Business Orders under Disordered Bureaucracies: Firms, Associations and the Post-Communist State
Access StatusFull text of the requested work is not available in DASH at this time ("dark deposit"). For more information on dark deposits, see our FAQ.
MetadataShow full item record
CitationHedberg, Masha. 2011. Business Orders under Disordered Bureaucracies: Firms, Associations and the Post-Communist State. Doctoral dissertation, Harvard University.
AbstractThe dissertation analyzes the behavior of post-communist firms and business associations, and explores how business interests and organization are affected by the types of states that firms confront. Focusing on the countries of the former Soviet Union, the project seeks to further our understanding of post-communist political economy and enrich extant theory on business-state relations. I challenge conventional explanations for why business organizes, and why some firms join formal business associations, while others do not. Existing theories draw primarily from the experience of advanced industrial democracies, and thus fail to capture the dynamics of organization when business confronts a corrupt, and frequently predatory, state. Drawing on fieldwork in Russia and Ukraine, and aggregate analysis covering other transition economies, the project identifies the conditions that restructure incentives for firms to participate in business associations, and impede associations from developing as political intermediaries that facilitate interaction between public and private actors. It locates these conditions in the character and structure of the state which differentiates some post-communist states not only from their peers in the region, but also from the advanced industrial states on whose experience conventional theories are built. The presence of incapacitated and highly corrupt bureaucracies cardinally alters the traditional incentives for firms to organize collectively. When firms can expect little of the civil service with respect to public goods provision and policy continuity, but can instead expect public servants to work for private gain, they develop strong incentives to turn to private arrangements in order to lessen the uncertainty and threats bred in the absence of strong state institutions. The structure and character of the state bureaucracy also affects the opportunities for, and constraints on, engagement between business associations and public officials. Corruption within the bureaucracy is most commonly viewed as an opportunity that business can exploit. Instead, I show that the prevalence of corruption hinders the ability of business associations to obtain influence over government agencies. Precisely because corruption enables direct contacts by individual corporate giants with government agencies, it undermines the collective efforts of smaller firms that make up the majority of the private sector. There is, however, an ironic twist to the story. Under some conditions, corruption within the bureaucracy can impel political authorities to empower external, private business groups in order to divest themselves of an ineffective tool of policy implementation. This “divesture rationale” adds an additional consideration to existing arguments about how, when, and for what purposes collective, membership-based organizations emerge in the private sector.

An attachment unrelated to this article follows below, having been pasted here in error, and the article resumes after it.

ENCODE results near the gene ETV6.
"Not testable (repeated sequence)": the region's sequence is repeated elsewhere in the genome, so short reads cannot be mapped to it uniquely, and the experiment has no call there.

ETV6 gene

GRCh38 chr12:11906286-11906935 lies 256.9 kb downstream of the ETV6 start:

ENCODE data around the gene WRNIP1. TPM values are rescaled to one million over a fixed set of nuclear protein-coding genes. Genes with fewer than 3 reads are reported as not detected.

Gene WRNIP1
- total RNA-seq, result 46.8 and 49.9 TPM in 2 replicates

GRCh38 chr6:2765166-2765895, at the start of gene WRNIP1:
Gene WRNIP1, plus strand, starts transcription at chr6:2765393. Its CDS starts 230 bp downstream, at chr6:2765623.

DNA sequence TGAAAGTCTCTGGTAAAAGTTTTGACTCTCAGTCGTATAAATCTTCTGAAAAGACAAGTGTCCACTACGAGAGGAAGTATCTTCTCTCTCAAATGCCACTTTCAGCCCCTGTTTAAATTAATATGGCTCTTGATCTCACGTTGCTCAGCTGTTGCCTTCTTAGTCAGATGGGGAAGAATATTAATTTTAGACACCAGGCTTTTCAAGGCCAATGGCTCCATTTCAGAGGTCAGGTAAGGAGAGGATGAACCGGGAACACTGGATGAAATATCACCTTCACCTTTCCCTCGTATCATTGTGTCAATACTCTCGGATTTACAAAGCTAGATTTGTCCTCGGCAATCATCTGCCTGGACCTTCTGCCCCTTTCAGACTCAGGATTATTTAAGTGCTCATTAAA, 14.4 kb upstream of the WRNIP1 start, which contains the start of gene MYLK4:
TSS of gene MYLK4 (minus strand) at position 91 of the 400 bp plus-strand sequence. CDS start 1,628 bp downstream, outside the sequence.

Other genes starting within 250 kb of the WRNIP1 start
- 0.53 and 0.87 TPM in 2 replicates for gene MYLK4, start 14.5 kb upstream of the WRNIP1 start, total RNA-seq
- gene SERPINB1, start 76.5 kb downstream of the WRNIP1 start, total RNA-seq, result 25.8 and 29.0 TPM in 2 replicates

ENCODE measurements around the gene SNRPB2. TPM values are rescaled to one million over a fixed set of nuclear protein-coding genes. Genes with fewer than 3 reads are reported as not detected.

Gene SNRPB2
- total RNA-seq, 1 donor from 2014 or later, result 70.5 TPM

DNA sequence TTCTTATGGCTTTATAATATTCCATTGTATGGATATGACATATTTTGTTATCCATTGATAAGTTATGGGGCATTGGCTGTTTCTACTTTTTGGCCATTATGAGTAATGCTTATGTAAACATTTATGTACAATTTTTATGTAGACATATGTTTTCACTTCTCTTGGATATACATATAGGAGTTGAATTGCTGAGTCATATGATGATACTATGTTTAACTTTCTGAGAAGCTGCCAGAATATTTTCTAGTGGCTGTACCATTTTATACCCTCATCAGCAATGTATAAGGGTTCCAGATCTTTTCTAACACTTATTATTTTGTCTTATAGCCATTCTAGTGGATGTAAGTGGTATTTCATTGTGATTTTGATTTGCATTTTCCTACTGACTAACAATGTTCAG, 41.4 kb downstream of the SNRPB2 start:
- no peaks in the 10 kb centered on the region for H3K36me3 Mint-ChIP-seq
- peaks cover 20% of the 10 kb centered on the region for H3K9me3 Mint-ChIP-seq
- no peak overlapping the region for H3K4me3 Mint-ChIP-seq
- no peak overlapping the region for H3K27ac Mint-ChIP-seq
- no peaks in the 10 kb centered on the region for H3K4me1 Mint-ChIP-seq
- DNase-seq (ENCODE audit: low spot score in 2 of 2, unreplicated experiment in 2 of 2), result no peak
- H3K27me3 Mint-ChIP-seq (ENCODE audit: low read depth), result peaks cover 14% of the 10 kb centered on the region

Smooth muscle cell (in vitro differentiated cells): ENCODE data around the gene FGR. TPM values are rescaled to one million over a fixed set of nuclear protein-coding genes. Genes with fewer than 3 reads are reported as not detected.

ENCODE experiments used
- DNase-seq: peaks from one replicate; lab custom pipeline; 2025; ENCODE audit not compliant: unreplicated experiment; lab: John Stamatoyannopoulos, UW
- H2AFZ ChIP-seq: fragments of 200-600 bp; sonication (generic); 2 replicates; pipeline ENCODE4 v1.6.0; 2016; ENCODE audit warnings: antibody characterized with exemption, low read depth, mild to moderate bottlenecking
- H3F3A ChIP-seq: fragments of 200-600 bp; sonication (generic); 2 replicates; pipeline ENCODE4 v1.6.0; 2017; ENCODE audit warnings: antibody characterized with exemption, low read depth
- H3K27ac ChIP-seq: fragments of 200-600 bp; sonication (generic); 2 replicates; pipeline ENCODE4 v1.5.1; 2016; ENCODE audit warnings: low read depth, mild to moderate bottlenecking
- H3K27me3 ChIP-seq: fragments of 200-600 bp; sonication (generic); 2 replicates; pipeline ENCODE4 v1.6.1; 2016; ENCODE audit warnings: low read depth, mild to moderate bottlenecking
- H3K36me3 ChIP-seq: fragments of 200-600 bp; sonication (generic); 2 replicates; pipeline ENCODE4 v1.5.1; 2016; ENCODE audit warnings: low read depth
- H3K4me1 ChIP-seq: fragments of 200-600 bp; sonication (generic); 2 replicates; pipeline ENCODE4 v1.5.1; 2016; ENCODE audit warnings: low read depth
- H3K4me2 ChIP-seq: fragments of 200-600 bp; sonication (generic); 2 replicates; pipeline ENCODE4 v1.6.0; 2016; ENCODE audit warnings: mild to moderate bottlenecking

Citable link to this pagehttp://nrs.harvard.edu/urn-3:HUL.InstRepos:10275999
- FAS Theses and Dissertations